Strain the tea into the glass jar with a spigot. You can either use a nylon mesh strainer or a stainless steel strainer. If you choose the stainless steel one, PLEASE make sure the metal does NOT touch the SCOBY or the starter tea. The metal strainer can obviously touch the sweet tea as you strain it through - but the acidic kombucha or the SCOBY will eat the metal and it is not good. If you want to be extra safe, just use the nylon strainer. I have both of them. You will also need these strainers for the flavoring puree that you add right before the second ferment. :)



Now if this is your first time brewing kombucha, carefully add your SCOBY and starter culture to the glass jar with your fresh sweet tea. Cover with a clean white flour sack towel and secure around the top with a large rubber band. Allow to sit and ferment for 5-10 days. You should start tasting it around day 5. Just take a little bit from the bottom out of the spigot and taste it for sweetness - you want it to be only very slightly sweet, but not yet vinegary. The "tea taste" should be almost completely gone and it should be slightly effervescent. If it still tastes like sweet tea, let it keep going.

Each time you brew another batch, it will ferment faster and faster. A new batch is ready to be bottled every 2 days at our house! The bigger your SCOBY, the more starter tea you have, and the warmer the temperature, the fast the sweet tea will ferment into kombucha!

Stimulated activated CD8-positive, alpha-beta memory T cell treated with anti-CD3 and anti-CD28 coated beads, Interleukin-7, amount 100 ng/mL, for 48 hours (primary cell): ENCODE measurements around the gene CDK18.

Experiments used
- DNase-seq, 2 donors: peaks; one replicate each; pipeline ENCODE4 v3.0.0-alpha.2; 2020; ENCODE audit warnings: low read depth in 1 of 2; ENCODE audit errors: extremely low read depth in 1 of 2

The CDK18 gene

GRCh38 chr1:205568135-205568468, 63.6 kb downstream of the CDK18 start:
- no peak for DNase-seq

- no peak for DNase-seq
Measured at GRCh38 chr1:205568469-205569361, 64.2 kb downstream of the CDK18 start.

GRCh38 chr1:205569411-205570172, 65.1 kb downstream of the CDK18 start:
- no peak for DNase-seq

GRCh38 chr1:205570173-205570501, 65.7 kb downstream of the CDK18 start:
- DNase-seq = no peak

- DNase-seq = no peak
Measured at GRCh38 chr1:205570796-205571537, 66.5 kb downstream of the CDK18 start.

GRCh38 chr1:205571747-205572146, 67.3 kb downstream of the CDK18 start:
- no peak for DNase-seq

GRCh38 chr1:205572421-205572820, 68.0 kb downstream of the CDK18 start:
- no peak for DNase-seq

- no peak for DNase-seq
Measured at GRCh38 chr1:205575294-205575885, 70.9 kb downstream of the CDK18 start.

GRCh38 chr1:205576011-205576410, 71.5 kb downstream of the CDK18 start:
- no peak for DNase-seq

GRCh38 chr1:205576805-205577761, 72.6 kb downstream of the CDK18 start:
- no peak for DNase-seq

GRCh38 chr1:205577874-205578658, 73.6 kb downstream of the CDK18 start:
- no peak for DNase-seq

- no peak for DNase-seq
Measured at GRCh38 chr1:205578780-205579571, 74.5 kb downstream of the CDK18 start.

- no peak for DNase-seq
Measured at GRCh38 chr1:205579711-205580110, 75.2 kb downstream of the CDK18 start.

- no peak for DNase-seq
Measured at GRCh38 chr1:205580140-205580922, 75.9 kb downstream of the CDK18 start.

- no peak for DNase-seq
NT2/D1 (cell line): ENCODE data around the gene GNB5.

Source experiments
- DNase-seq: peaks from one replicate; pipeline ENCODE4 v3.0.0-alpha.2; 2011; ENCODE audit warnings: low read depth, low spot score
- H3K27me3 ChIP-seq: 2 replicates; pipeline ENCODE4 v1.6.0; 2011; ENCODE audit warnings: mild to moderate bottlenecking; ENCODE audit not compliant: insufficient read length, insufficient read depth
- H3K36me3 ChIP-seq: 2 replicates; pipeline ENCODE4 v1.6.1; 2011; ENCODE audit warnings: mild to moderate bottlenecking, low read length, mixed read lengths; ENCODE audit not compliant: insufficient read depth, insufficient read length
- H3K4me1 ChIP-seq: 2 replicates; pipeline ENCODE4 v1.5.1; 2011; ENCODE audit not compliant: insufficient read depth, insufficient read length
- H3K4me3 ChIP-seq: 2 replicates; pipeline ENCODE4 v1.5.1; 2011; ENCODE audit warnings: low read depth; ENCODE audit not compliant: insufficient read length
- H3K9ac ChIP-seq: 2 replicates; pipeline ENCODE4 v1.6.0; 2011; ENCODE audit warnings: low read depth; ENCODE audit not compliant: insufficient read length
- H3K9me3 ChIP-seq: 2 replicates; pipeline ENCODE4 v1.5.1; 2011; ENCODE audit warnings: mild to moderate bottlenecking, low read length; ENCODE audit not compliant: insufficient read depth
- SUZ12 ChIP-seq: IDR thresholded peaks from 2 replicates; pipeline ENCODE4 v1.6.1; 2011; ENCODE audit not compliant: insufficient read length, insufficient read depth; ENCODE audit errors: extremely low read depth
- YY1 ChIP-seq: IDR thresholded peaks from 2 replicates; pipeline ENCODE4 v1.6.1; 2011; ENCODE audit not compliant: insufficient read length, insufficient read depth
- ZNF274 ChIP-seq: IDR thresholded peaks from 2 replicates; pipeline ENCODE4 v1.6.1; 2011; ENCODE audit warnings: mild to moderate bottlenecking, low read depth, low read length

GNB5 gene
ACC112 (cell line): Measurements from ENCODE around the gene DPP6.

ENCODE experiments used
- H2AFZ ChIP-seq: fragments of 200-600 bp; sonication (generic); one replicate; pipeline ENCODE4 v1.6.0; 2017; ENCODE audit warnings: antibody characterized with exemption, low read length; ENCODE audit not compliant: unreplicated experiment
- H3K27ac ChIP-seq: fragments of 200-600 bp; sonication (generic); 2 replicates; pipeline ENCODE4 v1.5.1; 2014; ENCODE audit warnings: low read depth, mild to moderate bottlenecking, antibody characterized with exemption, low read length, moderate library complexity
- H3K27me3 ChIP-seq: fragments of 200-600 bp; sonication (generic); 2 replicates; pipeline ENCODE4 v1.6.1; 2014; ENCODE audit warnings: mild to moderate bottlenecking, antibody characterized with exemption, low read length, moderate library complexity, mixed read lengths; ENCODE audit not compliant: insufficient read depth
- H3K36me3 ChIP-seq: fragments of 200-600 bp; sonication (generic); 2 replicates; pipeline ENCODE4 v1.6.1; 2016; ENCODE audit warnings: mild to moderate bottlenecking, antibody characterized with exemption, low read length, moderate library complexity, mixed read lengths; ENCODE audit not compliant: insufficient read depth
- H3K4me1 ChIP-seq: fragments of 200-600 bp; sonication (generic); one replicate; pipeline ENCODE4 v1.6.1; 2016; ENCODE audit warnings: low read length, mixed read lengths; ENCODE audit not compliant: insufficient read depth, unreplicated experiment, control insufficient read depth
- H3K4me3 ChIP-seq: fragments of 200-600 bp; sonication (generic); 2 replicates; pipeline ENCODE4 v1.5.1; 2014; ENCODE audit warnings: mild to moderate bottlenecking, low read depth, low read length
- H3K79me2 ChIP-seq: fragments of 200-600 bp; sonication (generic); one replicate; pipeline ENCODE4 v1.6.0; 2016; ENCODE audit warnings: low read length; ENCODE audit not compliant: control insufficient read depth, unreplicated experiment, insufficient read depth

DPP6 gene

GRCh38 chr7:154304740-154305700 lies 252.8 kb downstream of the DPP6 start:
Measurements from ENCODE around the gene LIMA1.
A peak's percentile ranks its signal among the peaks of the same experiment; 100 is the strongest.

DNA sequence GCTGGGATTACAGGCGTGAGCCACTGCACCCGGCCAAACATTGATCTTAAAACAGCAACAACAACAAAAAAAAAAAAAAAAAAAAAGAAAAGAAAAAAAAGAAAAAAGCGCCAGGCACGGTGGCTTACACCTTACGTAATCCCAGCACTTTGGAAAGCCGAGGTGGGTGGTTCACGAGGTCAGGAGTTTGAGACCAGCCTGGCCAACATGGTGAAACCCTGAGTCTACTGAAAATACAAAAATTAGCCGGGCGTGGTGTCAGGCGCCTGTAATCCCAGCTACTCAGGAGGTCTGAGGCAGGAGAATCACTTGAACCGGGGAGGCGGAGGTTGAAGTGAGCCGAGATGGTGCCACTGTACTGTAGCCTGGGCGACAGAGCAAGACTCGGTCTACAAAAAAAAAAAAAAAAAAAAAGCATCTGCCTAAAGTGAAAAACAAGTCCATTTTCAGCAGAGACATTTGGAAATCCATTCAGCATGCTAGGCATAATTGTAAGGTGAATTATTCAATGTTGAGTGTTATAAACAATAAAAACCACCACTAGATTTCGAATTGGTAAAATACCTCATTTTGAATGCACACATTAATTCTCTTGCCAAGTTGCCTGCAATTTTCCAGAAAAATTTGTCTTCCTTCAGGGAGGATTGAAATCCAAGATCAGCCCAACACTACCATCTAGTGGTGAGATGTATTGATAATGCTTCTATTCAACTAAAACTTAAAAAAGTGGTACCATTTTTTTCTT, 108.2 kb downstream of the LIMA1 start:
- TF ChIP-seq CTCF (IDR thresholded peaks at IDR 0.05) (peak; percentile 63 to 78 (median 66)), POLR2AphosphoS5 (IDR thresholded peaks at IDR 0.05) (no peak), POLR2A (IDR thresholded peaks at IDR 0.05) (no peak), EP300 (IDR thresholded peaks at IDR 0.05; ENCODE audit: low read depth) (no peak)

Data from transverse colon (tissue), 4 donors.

Bottling the kombucha

To bottle the kombucha, you will need several sets of 12- 16os. glass jars. We have a ton of GT's kombucha bottles and tops that we use. We also have used swing top bottles in the past - they fizz up really well!!

Fill up 12 bottles, using the spigot on your glass jar, with the fermented kombucha tea. Fill each bottle about 90% up to leave room for some flavor and some air! :) Next add some FLAVOR! My favorite flavor is strawberry - hands down.

Now here is my FLAVOR SECRET: make a puree with fresh or frozen fruit and some juice and strain. This puree will pack your kombucha with flavor and fizz!! The fresh or frozen fruit adds some "living" flavor to the kombucha in a way that just using pasteurized juice on its own doesn't do. Nor does adding "chunky" fresh fruit to each bottle add the same level of flavor either. The puree lets the flavor REALLY become ONE with the 'bucha!! :D

To make strawberry kombucha-- I use about a cup and a half of organic frozen strawberries and blend it in our smoothie blender with 2 cups of strawberry lemonade. Don't worry about the sugar, all the yummy kombucha bugs eat most of the sugar out during the second ferment! :D Then strain out the strawberry seeds and pulp with the same strainer you use for the tea. Add a little bit of this juice and fruit mixture to each of the bottles. Chance uses a funnel to make this easier. Put the lids on tightly and ferment at room temperature for 2 days. Refrigerate. And now your kombucha is ready to enjoy!

To make mixed berry kombucha: puree 1 1/2 cups of frozen mixed berries with 2 cups of apple juice or some other juice. Strain the puree through a mesh strainer. Divide the puree evenly between the the 12 bottles. Secure the caps on the bottles and leave at room temperature to second ferment for 2 days before refrigerating.

To make ginger berry kombucha: puree 1 1/2 cups of frozen mixed berries with 2 cups of apple juice or other juice and add a big 2-3 in chunk of fresh, peeled ginger root. Puree and strain. Add the puree to the bottles. Secure the caps on the bottles and leave at room temperature to second ferment for 2 days before refrigerating.